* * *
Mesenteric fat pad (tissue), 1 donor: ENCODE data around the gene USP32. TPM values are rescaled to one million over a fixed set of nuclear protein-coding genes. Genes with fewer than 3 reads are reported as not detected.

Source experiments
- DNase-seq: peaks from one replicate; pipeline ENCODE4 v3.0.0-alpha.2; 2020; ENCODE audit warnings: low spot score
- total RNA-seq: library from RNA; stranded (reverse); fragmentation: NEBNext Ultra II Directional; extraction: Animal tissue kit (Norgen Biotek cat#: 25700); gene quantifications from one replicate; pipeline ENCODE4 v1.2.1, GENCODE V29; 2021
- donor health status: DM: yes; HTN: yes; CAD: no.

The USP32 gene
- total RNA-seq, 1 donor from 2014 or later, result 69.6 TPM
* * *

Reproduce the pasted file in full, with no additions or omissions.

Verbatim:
Mesenteric fat pad (tissue), 1 donor: ENCODE data around the gene USP32. TPM values are rescaled to one million over a fixed set of nuclear protein-coding genes. Genes with fewer than 3 reads are reported as not detected.

Source experiments
- DNase-seq: peaks from one replicate; pipeline ENCODE4 v3.0.0-alpha.2; 2020; ENCODE audit warnings: low spot score
- total RNA-seq: library from RNA; stranded (reverse); fragmentation: NEBNext Ultra II Directional; extraction: Animal tissue kit (Norgen Biotek cat#: 25700); gene quantifications from one replicate; pipeline ENCODE4 v1.2.1, GENCODE V29; 2021
- donor health status: DM: yes; HTN: yes; CAD: no.

The USP32 gene
- total RNA-seq, 1 donor from 2014 or later, result 69.6 TPM